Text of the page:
The last week of #powerrehab, everything was a total disaster. The contents of my house were tossed in heaps, the red head was infested with lice, people were vomiting and urinating on all the freshly sanitized bedding, and we were trapped at home by threat of rain and the rules of good citizenship.
This rite of passage followed several weeks of undoing and disruption to our schedule with house guests, growth spurts, teething, changing sleep schedules, and unending allergies. All of this is added up to the inevitable, fiercely resisted Change of Season. (That should be printed in the blood dripping, horror movie type face.)
I had been panicking off and on over the last few weeks, grabbing at the remains of #powerrehab as they slipped through my fingers. The once vast expanse of my 5am writing time disappeared into the needy full body embrace of my almost 15 month old. My long trail walks dissolved into the pounding, relentless rain. The babysitting hours were spent in long, luxurious waits at the doctor’s office.
The rhythms and routines we so meticulously crafted to support my mental and physical healing were crushed, every system broken down beyond repair.
And yet, here I am.
All good training programs end with a week that exposes the strength they have been systematically building. If the program was worth anything and you have put in the work, when you step up to the bar in that last week, loaded with more weight than you have ever picked up before, you will pick it up. Just like that. Though thoroughly unplanned, it is fitting that #powerrehab end with such a test.
Last week, as I stood under the bright lights in my kitchen, on the third hour of combing through tiny sections of wild, curly hair, carefully examining each wiry strand, it occurred to me that I did not hurt. I scanned my body looking for pain and found only the outline of sensation around my sciatic nerve. My back was strong and straight, my spine and shoulders right where they should be. My body, which could not even put on a backpack 56 days ago, tackled ten loads of laundry, eight bedding changes, vacuumed a two story house, all the furniture, beds, and the car seats, and successfully stood up and deloused three little girls all in 24 hours.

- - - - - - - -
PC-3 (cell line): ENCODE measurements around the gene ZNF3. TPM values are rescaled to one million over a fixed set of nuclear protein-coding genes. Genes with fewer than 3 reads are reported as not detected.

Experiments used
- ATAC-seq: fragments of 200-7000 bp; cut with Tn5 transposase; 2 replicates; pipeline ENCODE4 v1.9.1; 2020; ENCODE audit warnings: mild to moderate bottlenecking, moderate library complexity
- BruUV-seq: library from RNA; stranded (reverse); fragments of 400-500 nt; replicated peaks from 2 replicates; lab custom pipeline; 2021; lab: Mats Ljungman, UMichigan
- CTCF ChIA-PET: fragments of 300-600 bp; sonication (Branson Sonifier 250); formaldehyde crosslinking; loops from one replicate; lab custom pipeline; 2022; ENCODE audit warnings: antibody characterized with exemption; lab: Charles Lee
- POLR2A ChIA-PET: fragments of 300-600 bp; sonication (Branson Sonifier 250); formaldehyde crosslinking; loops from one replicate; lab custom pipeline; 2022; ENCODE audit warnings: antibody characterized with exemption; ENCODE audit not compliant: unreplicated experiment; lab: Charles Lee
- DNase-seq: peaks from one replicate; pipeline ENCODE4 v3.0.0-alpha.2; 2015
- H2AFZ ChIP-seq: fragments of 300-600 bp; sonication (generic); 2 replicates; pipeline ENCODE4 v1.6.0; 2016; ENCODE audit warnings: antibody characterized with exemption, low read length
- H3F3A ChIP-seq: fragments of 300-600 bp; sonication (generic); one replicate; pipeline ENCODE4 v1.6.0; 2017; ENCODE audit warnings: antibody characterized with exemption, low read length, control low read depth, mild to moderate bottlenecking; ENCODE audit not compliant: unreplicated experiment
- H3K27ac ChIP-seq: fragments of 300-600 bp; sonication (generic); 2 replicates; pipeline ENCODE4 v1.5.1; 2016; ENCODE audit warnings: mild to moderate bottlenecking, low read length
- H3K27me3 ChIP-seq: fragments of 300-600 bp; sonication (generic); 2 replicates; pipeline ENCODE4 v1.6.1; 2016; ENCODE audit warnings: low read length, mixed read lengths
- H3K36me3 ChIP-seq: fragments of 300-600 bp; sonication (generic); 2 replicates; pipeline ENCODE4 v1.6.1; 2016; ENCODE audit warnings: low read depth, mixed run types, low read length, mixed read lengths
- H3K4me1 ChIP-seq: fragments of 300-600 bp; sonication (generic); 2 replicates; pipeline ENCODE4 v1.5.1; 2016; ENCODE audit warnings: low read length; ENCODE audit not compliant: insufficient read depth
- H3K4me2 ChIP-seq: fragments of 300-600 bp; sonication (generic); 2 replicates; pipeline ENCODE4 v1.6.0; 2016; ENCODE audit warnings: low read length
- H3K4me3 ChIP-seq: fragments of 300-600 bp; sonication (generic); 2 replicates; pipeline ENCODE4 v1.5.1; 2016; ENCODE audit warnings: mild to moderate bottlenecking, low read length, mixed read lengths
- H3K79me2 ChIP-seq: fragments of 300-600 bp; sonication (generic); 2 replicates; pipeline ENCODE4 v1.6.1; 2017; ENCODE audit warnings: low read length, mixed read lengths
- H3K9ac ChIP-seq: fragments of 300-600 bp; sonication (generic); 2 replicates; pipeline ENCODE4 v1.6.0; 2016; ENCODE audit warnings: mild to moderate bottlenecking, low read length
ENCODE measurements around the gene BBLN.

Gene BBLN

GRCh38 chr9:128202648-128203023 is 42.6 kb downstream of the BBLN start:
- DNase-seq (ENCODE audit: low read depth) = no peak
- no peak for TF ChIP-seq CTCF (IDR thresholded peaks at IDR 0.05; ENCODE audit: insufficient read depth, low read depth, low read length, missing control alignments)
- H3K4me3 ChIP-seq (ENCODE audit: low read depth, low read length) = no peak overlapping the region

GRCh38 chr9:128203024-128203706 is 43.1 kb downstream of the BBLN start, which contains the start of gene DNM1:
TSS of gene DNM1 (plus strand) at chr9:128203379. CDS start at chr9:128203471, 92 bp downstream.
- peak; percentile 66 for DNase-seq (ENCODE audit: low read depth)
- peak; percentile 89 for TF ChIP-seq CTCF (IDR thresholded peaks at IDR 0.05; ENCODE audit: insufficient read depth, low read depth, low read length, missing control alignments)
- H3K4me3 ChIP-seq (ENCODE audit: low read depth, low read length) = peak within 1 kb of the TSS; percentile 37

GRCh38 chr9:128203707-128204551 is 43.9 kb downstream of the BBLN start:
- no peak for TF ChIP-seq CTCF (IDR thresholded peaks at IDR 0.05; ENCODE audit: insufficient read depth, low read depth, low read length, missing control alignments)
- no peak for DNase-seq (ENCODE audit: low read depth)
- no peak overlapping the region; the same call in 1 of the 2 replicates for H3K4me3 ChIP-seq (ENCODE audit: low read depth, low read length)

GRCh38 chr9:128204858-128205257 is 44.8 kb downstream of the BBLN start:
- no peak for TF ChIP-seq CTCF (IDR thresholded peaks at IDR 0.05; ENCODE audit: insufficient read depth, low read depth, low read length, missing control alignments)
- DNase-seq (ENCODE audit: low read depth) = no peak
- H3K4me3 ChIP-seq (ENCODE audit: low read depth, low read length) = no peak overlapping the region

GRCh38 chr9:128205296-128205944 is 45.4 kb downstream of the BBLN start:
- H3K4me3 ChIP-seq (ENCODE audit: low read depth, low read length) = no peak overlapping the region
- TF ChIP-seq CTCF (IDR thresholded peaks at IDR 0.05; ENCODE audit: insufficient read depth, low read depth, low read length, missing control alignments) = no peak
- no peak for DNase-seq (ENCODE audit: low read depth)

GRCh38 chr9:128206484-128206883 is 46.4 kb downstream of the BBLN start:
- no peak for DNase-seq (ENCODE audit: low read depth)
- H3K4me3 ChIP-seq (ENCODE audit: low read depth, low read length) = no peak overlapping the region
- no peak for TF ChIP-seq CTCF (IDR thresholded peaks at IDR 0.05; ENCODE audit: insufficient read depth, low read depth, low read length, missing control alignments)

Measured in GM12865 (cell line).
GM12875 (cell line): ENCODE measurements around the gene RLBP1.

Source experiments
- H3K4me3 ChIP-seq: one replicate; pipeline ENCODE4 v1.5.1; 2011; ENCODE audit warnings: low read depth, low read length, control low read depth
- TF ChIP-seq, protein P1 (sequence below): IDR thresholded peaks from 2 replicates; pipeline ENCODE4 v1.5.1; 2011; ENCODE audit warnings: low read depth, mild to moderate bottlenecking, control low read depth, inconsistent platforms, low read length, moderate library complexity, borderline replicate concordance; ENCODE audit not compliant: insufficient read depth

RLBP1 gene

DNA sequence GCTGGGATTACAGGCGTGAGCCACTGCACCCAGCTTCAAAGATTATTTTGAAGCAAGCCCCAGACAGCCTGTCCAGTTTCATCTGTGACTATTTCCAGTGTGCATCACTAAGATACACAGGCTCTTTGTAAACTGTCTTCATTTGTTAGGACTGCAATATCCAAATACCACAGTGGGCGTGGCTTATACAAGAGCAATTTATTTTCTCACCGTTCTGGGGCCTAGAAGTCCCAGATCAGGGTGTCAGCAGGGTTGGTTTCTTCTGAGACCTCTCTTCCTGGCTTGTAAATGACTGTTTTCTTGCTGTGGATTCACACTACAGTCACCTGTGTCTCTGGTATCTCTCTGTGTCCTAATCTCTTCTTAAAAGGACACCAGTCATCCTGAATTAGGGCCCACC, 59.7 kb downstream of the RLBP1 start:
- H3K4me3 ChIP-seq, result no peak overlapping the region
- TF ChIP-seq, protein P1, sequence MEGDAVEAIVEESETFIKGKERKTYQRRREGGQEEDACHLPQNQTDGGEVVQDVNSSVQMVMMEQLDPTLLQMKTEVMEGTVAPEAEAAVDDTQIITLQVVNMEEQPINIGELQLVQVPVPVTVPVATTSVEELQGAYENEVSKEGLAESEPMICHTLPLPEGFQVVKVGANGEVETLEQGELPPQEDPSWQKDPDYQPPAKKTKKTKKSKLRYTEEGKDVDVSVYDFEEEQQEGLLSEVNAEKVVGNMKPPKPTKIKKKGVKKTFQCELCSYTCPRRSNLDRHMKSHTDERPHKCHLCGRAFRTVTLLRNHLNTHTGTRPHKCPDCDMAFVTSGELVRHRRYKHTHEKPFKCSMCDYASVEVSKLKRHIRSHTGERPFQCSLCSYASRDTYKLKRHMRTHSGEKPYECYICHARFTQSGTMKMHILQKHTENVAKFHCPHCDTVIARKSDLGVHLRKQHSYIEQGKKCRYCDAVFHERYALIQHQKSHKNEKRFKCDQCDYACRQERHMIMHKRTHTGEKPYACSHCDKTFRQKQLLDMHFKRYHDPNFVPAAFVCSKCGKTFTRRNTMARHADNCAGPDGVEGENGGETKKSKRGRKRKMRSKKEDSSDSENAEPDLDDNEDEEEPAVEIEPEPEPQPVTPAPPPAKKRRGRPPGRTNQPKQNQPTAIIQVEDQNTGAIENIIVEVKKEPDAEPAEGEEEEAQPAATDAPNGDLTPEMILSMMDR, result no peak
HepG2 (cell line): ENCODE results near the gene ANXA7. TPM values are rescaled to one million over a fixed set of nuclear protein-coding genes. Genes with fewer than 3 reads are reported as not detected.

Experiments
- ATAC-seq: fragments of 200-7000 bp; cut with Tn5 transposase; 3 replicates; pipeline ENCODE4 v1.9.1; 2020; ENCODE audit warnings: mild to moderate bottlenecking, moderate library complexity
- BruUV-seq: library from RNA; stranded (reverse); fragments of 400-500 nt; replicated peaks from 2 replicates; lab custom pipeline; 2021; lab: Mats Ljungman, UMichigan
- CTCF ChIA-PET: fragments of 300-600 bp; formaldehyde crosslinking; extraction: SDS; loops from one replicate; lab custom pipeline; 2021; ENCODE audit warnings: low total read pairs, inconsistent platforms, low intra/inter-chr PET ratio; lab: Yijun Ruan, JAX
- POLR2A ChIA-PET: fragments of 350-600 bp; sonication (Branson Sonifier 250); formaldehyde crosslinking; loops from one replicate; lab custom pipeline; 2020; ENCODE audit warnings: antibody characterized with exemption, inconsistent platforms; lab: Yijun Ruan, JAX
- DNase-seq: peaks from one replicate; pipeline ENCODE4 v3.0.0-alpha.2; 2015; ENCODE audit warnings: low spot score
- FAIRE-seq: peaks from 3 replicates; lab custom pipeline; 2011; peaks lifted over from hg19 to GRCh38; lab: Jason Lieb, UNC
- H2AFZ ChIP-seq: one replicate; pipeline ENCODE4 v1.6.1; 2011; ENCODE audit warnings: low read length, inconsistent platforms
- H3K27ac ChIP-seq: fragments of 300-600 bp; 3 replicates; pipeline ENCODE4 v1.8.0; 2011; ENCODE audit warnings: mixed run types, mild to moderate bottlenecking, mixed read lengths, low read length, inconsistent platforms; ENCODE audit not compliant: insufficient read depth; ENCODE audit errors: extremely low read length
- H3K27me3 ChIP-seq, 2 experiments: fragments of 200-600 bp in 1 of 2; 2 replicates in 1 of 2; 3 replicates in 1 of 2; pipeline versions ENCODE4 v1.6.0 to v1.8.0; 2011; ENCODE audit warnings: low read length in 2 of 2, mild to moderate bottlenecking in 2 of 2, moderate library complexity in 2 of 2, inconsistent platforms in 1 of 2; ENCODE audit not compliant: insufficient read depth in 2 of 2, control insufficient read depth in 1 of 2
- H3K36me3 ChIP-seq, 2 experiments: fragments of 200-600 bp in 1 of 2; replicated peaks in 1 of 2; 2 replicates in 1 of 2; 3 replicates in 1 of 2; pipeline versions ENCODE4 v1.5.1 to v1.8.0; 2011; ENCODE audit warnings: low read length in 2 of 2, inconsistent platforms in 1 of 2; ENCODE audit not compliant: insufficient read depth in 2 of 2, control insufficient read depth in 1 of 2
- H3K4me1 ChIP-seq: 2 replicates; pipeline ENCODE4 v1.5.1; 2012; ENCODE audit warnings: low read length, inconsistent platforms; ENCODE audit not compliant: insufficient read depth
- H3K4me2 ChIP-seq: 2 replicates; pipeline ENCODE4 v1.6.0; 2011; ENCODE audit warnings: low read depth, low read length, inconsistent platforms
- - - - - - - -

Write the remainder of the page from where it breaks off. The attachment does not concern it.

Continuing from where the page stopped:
While I marveled at this ridiculous improvement in strength, it struck me as very silly that my latest PR came not with a steel barbell, but a steel lice comb and I started to giggle. And there it was, more impressive than core strength holding a wounded spine in place, a mind holding itself together. My mind, which could not handle the noise and stress of a single family meal seven weeks ago, was cheerfully nitpicking shrieking baby heads for the second day in a row.
All of my grumbling, the uninspiring work outs and painful, rose-filled walks, the life rules, the tongue biting, pill swallowing, and hashtag regret of the eight weeks of #powerrehab fell away as I stood there, calmly smiling down at hands full of knotted hair, a baby rubbing snot and string cheese from my knees to my ankles, in a kitchen washed in glitter, serenaded by the washer, dryer, and dishwasher all chirping simultaneously, and Frozen blaring through the iPad. Truly a weight I could not pick up two months ago. But there I was, being so insanely hardcore, picking it up.
Today #powerrehab is complete. Every box is checked from Holy Week through Pentecost. Ordinary time begins today, and there is no new notebook set up, no charts or graphs ready to receive gold stars, no fresh system in place to hold up my precious goals as a sane writer/mother person with a functioning spine and reasonably clean home. I do not know what happens next, other than more laundry, more rain, and a very long nap.
I’m wandering into this new season without a plan, or at least not one that I’ve been allowed to see. I trust that there is one, since there are still plenty of good adventures to navigate in the days immediately ahead — moods and medications to wrestle, school years to end and begin, a career change that is still significantly changing us, and the care and maintenance of all of these bodies. Yes, I trust that there is one, and that if I can just stay thankful that I have been given the gift of wandering, on my own two feet, without whimpering in pain, with the freedom to pick real bugs out of my kids hair instead of hallucinating them crawling across my desk, then it is a very, very good plan.